However, the SDP and JCP would find it difficult to turn the tide to revise the Constitution in the Diet since their strength has been reduced to 10 in the lower house. But it is expected that they will join the pacifist groups in mounting pressure on the government through public rallies to preserve the Constitution. The role of the centre-left DPJ would also be critical. Some of the DPJ leaders including Seiji Maehara have been in favour of lifting the ban on exercising the right of Collective Self Defence. During his term in office, Yoshihiko Noda had shown willingness to review the right of collective self-defence. He has been quoted by the Japanese media as saying that “one opinion holds that the minimum right of self-defense includes elements of the right of collective self-defense”, adding that he would like to “deepen discussion” (on the issue) within the Government.”18 In its election manifesto for the 2010 election, however, the party called for “adhering to pacifism”.19 DPJ President Yoshihiko Noda has criticized Abe’s move to make Constitutional revision a “poll plank.” It is therefore uncertain whether the DPJ will take a clear position when the issue is tabled in the Diets.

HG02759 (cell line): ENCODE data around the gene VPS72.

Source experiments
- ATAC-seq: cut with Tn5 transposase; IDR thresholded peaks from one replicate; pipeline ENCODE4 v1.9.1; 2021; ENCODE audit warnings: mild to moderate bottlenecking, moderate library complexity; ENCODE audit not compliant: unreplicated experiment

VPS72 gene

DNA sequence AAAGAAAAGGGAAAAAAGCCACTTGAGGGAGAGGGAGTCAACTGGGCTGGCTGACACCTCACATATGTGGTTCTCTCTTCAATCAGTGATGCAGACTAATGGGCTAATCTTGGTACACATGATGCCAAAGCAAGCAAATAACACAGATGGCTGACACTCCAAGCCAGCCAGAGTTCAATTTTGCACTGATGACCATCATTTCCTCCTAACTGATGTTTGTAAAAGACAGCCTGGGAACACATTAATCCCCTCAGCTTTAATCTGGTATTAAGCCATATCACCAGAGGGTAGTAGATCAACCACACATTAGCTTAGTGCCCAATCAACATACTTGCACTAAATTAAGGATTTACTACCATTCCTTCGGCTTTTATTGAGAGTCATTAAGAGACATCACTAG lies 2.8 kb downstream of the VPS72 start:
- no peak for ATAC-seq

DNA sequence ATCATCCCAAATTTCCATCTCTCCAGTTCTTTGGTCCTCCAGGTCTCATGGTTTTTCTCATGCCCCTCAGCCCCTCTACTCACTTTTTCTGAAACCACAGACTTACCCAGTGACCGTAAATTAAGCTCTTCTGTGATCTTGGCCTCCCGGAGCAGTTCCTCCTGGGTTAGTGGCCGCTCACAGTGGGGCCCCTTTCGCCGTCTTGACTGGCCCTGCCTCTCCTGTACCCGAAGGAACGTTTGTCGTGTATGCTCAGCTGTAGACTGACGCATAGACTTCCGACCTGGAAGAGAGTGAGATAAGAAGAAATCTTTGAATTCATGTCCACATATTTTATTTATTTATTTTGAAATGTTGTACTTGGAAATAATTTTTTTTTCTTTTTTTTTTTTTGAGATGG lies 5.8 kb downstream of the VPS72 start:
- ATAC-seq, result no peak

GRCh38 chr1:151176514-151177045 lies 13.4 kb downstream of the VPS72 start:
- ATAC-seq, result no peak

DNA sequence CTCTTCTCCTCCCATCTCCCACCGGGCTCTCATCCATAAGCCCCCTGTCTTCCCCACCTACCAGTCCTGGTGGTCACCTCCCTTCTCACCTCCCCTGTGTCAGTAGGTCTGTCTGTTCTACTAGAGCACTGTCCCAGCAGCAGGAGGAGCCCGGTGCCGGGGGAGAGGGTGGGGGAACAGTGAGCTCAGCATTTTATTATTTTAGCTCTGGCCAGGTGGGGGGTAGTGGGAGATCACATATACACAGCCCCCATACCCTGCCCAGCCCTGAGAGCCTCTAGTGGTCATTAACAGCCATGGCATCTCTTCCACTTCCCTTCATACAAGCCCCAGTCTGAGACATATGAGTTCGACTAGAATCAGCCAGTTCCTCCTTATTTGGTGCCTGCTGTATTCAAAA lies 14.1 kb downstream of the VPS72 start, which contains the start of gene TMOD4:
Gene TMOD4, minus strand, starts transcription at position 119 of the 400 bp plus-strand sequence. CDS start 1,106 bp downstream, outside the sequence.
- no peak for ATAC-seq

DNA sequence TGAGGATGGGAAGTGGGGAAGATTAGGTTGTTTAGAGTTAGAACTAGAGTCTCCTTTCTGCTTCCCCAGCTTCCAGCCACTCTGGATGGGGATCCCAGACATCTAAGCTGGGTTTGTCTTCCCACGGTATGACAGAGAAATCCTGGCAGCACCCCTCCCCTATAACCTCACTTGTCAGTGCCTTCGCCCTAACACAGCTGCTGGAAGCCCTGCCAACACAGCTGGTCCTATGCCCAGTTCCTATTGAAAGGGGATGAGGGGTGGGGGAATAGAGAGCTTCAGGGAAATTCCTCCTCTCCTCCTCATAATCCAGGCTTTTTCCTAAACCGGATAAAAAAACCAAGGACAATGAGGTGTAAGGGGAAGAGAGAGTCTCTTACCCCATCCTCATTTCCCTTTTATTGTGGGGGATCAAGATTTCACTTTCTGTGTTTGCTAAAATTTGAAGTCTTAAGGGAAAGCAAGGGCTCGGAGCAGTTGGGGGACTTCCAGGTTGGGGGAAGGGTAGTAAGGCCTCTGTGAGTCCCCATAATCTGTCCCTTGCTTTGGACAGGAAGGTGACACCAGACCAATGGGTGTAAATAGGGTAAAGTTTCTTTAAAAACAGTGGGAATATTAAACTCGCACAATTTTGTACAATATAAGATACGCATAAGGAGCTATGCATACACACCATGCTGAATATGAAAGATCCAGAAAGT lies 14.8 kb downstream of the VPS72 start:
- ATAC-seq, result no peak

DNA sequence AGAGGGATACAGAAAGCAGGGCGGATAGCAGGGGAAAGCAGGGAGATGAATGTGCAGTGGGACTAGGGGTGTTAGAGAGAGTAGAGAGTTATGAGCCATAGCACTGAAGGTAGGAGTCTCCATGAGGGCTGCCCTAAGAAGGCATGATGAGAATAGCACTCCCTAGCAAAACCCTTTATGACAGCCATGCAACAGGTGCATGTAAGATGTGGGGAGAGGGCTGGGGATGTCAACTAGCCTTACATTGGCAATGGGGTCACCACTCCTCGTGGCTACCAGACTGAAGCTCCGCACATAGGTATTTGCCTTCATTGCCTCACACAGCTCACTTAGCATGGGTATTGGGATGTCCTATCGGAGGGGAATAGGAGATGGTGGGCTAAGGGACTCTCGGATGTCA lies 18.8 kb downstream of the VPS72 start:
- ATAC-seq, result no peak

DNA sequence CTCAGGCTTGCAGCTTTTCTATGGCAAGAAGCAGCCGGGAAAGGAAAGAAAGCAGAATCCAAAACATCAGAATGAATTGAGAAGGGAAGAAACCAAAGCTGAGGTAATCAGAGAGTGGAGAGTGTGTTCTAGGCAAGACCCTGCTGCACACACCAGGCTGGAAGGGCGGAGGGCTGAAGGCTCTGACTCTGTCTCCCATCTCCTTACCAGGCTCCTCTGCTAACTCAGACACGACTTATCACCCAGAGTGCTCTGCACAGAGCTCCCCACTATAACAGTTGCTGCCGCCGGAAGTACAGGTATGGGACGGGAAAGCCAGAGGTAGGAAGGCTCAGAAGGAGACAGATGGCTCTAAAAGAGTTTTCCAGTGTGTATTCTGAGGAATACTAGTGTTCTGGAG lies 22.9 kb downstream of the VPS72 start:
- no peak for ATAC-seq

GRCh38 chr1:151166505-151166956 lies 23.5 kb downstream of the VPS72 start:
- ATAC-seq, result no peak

Opposition from the Media

    A group of liberal media has also opposed the LDP’s stance to give greater power to the Japanese SDF by upgrading it to a “National Defence Force.” Questioning the LDP’s efforts to change the status of the SDF to a national defence force, The Asahi Shimbun stated that “the LDP wants to make the SDF closer to an ordinary force” by amending the Constitution. It noted that the SDF is recognized as an organization with a “restricted use of force” to defend the Japanese territories and added that “if this restriction is removed, Japan could cause the international community, in particular neighbouring countries, to harbor the suspicion that it is reviving its military forces.”20